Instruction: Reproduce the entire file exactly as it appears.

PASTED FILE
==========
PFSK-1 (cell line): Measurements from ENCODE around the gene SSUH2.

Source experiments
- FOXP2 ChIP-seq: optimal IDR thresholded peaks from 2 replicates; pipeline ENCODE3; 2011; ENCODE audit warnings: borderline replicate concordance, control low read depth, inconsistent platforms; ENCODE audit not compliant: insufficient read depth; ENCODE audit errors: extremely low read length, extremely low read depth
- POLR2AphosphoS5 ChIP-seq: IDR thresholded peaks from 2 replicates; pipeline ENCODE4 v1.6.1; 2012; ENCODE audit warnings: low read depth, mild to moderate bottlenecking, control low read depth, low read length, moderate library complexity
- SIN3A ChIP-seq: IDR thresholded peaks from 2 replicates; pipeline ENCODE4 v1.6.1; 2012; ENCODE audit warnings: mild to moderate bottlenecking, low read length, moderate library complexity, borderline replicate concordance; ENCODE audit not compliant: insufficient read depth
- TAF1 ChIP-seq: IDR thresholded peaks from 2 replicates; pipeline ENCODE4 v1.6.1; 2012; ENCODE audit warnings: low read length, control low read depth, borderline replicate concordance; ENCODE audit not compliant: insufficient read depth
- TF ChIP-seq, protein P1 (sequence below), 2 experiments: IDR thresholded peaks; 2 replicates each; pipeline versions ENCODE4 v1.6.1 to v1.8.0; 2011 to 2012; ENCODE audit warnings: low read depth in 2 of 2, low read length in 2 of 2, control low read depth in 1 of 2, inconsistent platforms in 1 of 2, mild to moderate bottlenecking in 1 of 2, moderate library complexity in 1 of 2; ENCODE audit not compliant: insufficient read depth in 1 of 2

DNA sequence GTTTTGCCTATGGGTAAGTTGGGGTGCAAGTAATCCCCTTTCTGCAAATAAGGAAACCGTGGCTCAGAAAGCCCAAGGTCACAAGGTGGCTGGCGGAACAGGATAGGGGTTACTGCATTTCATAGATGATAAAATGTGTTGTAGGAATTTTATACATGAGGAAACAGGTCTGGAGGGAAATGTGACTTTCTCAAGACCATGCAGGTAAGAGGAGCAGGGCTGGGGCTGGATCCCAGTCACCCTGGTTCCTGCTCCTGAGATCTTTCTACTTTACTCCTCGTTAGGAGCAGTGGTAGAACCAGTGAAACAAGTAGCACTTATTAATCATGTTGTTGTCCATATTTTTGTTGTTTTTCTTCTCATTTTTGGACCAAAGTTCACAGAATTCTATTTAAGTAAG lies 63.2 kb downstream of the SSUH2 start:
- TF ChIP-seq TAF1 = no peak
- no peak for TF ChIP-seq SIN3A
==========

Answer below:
PFSK-1 (cell line): Measurements from ENCODE around the gene SSUH2.

Source experiments
- FOXP2 ChIP-seq: optimal IDR thresholded peaks from 2 replicates; pipeline ENCODE3; 2011; ENCODE audit warnings: borderline replicate concordance, control low read depth, inconsistent platforms; ENCODE audit not compliant: insufficient read depth; ENCODE audit errors: extremely low read length, extremely low read depth
- POLR2AphosphoS5 ChIP-seq: IDR thresholded peaks from 2 replicates; pipeline ENCODE4 v1.6.1; 2012; ENCODE audit warnings: low read depth, mild to moderate bottlenecking, control low read depth, low read length, moderate library complexity
- SIN3A ChIP-seq: IDR thresholded peaks from 2 replicates; pipeline ENCODE4 v1.6.1; 2012; ENCODE audit warnings: mild to moderate bottlenecking, low read length, moderate library complexity, borderline replicate concordance; ENCODE audit not compliant: insufficient read depth
- TAF1 ChIP-seq: IDR thresholded peaks from 2 replicates; pipeline ENCODE4 v1.6.1; 2012; ENCODE audit warnings: low read length, control low read depth, borderline replicate concordance; ENCODE audit not compliant: insufficient read depth
- TF ChIP-seq, protein P1 (sequence below), 2 experiments: IDR thresholded peaks; 2 replicates each; pipeline versions ENCODE4 v1.6.1 to v1.8.0; 2011 to 2012; ENCODE audit warnings: low read depth in 2 of 2, low read length in 2 of 2, control low read depth in 1 of 2, inconsistent platforms in 1 of 2, mild to moderate bottlenecking in 1 of 2, moderate library complexity in 1 of 2; ENCODE audit not compliant: insufficient read depth in 1 of 2

DNA sequence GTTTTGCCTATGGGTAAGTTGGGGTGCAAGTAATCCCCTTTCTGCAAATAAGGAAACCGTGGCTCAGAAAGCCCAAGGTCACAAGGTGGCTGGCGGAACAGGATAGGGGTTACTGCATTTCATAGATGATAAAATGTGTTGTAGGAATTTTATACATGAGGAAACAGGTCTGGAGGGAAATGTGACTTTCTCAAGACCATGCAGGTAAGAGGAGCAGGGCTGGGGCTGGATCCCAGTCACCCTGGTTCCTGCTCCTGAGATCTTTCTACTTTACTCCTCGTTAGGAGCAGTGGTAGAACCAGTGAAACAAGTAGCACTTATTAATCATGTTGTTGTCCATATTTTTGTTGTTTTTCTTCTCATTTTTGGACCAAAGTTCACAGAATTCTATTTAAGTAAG lies 63.2 kb downstream of the SSUH2 start:
- TF ChIP-seq TAF1 = no peak
- no peak for TF ChIP-seq SIN3A